What Was Feudalism?
Before the period known as the Middle Ages, the Roman Empire controlled most of Western Europe. Under Roman rule, Europe was organized and unified region. But in 400 A.D., the Roman Empire was split in two: the western half and the eastern half. Over time, the east thrived, while the west declined. Various Germanic tribes began to move into the countries of Western Europe; they lived under their own laws and under the rule of their own chiefs or kings. Without a central government, life for the people of the West changed greatly.
At the start of the middle ages, Europe was divided into small areas ruled by local lords and each of the lords made their own set of laws to follow; this often led to much conflict and disorder. During this time, the most successful ruler was a Frankish king named Charlemagne, whose empire included much of western and central Europe. Charlemagne maintained order throughout his realm and kept watch on the nobles and landlords, who were in the habit of doing as they wished.
Charlemagne sent special agents into every district to see if the nobles followed his orders. He also rewarded the nobles for their military support. In exchange for providing knights, he gave nobles grants of land. This practice laid the foundation of feudalism, a system of government in which land was exchanged for military service by knights.
The rise of feudalism in Medieval Europe greatly affected the social structure, specifically the rights and responsibilities of those who were in the noble and peasant class. This rigid social structure, in turn, considerably impacted the society in different ways, ranging from the daily life of the people to the overall economy.
Feudalism is the most distinctive and significant factor of the early and central middle ages. Feudalism was the social, economic and political structure of Western Europe during this time. In the early middle ages, feudalism permeated every aspect of society and economics, determining everything from relationships between kings and lords, to how farmers grew and made use of their crops. Because Europe’s economy was agriculturally based, feudalism formed a social stratification that separated the different classes, yet, at the same time, bound them together with ties of loyalty, obligation and service.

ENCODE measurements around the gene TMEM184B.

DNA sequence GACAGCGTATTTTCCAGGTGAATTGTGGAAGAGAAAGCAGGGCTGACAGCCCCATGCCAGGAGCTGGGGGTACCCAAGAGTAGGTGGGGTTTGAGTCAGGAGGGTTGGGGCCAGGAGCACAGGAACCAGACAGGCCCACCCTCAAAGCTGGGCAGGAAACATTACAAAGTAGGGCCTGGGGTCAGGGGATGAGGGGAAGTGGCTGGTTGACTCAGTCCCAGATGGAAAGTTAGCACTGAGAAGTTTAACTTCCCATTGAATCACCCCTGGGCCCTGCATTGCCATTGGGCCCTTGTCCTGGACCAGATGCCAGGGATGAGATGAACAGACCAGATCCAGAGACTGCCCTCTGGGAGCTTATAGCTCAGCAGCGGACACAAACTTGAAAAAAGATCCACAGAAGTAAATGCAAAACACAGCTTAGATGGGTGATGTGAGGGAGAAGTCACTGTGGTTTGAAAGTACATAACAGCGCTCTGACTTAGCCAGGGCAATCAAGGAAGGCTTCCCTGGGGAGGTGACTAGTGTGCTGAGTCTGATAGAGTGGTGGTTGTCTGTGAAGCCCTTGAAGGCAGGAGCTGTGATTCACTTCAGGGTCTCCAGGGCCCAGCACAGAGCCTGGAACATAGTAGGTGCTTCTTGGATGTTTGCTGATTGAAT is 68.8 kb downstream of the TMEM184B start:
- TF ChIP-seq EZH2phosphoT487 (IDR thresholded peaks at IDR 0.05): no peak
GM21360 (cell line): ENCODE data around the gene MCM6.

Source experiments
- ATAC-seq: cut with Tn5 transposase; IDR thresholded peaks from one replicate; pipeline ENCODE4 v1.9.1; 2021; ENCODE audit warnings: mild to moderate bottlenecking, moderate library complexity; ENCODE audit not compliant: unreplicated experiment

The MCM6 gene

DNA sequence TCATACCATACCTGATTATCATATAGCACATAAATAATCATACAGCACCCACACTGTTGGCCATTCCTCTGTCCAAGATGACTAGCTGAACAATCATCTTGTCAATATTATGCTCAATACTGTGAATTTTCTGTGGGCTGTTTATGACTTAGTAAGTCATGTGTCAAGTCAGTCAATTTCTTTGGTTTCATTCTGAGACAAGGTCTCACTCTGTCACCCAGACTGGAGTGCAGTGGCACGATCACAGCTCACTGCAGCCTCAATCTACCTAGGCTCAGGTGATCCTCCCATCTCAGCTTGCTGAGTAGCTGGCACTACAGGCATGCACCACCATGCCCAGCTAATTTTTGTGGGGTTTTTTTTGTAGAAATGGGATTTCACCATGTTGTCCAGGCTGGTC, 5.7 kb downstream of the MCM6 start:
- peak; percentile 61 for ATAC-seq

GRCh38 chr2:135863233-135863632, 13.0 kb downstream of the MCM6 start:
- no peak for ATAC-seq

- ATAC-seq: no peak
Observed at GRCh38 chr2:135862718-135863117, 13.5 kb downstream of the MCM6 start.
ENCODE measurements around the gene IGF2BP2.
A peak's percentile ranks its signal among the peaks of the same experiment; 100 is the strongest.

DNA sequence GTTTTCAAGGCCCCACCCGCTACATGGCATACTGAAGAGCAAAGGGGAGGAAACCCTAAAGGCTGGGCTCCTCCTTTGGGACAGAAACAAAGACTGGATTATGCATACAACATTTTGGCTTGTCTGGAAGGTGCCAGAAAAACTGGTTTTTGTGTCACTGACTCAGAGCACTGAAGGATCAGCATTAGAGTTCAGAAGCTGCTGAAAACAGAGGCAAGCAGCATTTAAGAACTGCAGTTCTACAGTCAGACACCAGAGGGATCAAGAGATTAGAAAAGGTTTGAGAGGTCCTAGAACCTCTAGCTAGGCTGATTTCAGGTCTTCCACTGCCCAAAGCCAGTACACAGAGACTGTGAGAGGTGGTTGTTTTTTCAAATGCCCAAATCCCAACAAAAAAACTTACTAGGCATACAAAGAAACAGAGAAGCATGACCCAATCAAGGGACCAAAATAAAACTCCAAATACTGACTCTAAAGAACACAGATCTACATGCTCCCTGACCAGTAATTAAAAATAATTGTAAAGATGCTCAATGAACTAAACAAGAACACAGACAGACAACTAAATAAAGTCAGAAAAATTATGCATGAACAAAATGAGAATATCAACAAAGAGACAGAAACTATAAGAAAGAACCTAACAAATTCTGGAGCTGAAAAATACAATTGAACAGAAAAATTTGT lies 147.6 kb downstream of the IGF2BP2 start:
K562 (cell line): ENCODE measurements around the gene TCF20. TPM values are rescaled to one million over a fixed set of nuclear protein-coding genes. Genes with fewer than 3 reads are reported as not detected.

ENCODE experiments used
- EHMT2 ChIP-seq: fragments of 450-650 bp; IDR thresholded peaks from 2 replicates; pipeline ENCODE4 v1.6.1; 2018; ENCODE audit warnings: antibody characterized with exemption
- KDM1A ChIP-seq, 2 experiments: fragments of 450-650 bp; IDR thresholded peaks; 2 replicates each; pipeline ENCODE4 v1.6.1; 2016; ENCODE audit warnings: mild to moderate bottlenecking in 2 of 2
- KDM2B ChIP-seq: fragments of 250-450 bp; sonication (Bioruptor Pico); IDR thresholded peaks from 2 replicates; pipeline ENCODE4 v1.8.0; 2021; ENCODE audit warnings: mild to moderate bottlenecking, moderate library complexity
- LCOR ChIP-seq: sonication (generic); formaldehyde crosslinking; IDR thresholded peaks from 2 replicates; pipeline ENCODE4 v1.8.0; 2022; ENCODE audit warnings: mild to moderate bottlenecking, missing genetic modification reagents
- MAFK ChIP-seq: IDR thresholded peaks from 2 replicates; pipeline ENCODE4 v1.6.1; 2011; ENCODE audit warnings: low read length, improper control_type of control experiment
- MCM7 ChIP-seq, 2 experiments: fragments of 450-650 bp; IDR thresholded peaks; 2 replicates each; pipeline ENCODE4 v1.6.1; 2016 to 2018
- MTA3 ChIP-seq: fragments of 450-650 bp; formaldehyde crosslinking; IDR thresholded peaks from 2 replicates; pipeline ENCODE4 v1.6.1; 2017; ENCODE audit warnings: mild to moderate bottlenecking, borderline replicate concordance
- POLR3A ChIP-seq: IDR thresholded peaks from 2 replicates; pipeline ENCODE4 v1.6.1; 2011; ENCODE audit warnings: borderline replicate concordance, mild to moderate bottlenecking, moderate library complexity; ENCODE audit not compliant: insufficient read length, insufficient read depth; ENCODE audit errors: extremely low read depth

The person of the higher social standing would offer protection and patronage. In exchange, the person on the lower level offered loyalty and promised to deliver their profits, such as crops or a portion of money earned.
During the early Middle Ages, feudalism was most prominent among rural areas of Europe, mainly in present day France, Germany, and England. The main force behind feudalism was economics. The more urban areas, such as Italy, Spain and Southern France, never fully adopted the system. Because Europe was so rural at that time, economics became synonymous with agriculture. Feudalism was directly related to land: how it was used and who received the benefits from it.
“In a period when wars and famine were incessant, service, in exchange for protection, became the keynote of society”Historian Marjorie Rowling
In the feudal system, most of the rights and privileges were given to the Upper classes. In the hierarchical structure, the kings were at the topmost position, followed by nobles, knights and vassals or peasants.
A crucial aspect of these arrangements was loyalties. A member of a given class swore loyalty to the person above him, making a solemn promise called an oath of fealty. This connection proceeded up and down the entire feudal hierarchy.
Feudalism was a complex arrangement that defined the relationships of the different levels of the social hierarchy. These relationships were based on personal ties; for instance, a lord might guarantee a peasant a place on his land because their family may have worked there for generations.
During the Middle Ages, the economy was primarily based upon by agriculture. In an agricultural society, land was equivalent to wealth: the more land you had in your possession, the richer you were. Economist Kenneth Jupp comments that during the early Middle Ages “land paid virtually all costs of government… throughout most of Europe”. So, the person who had control of the land was very important. Before feudalism, the Romans believed in private ownership of land.